N.Y. to add state troopers to hate crime task force following spike in antisemitic crime
“If anyone thinks that they can get away with spreading hate and harming other New Yorkers and violating the law, you will be caught,” the governor said
By Tim Balk
New York Daily News
Hochul, a Buffalo Democrat, directed $2.5 million to the New York State Police to support its plan to embed an additional 10 investigators in the FBI’s counterterrorism task force’s offices in New York City, Albany and Rochester, according to the governor’s office.
Eight of the investigators will be placed in the city’s Joint Terrorism Task Force offices and one each will go to the upstate cities, Hochul’s office said. There were about 30 state cops working with the task force before the additions, according to the governor’s office.
New York City is home to about 1.6 million Jews, according to the United Jewish Appeal-Federation of New York. The city’s Jewish temples have been on high alert — and blanketed by law enforcement — since Hamas attacked Israel on Oct. 7, unleashing a bloody war.
Citing a 214% increase in antisemitic hate crimes in the city since Oct. 7, Hochul said in a Manhattan news conference that “the rising level of hate, and antisemitism in particular, poses a clear and present danger to the safety and well-being of all New Yorkers.”
“The day that Hamas attacked,” Hochul said, “the rise in hate crimes began instantaneously.”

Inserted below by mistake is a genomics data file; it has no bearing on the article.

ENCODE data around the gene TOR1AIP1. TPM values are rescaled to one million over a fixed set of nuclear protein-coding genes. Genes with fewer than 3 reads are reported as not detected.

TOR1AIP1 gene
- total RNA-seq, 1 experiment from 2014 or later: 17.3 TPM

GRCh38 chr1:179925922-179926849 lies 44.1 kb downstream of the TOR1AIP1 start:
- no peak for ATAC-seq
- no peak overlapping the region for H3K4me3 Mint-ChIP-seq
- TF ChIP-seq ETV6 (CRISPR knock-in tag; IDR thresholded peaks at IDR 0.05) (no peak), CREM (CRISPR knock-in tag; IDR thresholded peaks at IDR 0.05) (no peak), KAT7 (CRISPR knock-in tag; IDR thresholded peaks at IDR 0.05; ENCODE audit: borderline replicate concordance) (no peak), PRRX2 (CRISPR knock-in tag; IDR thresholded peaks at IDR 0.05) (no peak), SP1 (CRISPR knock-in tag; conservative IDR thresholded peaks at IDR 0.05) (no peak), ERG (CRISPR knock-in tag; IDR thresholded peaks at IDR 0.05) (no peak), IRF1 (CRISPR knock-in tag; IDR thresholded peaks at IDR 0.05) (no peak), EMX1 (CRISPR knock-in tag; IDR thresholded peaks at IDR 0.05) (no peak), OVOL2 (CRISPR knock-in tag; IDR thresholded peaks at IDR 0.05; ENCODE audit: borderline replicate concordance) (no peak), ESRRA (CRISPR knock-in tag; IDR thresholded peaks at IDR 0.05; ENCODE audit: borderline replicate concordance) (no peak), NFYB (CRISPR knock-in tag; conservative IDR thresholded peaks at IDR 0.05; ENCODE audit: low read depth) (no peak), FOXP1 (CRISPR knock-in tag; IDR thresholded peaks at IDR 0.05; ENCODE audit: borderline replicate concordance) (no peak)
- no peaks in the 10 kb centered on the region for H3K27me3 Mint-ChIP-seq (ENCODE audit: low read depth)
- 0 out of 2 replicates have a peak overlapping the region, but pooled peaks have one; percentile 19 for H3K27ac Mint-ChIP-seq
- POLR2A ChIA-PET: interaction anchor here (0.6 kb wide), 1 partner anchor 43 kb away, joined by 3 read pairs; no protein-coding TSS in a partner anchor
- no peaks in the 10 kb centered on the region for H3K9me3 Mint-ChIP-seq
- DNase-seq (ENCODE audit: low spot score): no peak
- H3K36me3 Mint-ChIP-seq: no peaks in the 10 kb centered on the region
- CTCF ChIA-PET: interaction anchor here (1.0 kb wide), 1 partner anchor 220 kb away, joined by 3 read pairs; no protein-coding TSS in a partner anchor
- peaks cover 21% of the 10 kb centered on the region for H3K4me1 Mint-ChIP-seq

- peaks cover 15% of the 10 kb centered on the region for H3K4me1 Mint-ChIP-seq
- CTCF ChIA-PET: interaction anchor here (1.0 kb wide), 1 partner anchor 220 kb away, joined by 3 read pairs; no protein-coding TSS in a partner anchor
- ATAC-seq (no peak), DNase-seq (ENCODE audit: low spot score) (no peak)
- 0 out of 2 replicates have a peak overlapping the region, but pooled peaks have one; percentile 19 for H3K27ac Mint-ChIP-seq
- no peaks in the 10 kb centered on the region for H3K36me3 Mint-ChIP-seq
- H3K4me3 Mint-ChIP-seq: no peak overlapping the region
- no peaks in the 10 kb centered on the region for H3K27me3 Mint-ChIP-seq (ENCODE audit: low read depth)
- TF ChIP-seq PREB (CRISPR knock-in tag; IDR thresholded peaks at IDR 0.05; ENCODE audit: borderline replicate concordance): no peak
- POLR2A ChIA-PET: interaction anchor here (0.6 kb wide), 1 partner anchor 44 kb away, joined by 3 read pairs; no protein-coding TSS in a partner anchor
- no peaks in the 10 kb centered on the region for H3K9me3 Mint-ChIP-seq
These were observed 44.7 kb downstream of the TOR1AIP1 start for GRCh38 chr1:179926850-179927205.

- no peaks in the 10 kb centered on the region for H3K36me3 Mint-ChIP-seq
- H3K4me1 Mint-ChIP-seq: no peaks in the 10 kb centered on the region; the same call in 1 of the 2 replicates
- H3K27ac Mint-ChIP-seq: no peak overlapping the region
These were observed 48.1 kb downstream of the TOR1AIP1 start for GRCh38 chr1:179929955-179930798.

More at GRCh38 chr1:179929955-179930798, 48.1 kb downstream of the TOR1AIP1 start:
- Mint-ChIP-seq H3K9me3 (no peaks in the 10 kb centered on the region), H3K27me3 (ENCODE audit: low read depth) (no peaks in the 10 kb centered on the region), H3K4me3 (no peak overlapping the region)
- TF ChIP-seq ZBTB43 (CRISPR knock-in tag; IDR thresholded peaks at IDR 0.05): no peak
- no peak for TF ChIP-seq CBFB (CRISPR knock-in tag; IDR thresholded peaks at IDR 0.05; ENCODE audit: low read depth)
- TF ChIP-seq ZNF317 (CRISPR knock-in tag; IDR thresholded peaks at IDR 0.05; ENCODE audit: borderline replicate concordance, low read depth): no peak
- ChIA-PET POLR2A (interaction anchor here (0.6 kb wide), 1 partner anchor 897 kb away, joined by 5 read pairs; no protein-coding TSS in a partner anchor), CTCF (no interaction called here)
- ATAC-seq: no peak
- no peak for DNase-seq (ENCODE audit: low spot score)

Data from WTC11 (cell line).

But she added that law enforcement has ramped up its efforts to secure places of travel for the holidays and to analyze digital spheres where hate speech can fester.
“If anyone thinks that they can get away with spreading hate and harming other New Yorkers and violating the law, you will be caught,” the governor declared. “You will be caught here in the State of New York, because we are ramping up our resources to ensure that everyone can live freely.”
The state police and the Joint Terrorism Task Force investigated the case, which shocked the Ivy League campus and prompted state cops to watch over the Jewish life organization.
Lt. Col. Andy Crowe of the state police declined to describe individual cases, but said the number of investigations being pursued by the state police and the Joint Terrorism Task Force had “increased exponentially” since Oct. 7.
“We are very active,” Crowe said at the news conference.
Last month, Hochul delivered an address outlining a series of anti-hate state efforts, including a $75 million investment toward the prevention of hate crimes and an expansion of the state police unit that monitors threats on social media.
“We will get through this together,” Hochul said Monday. “I am confident. But we also make sure that we protect the well-being of our citizens.”
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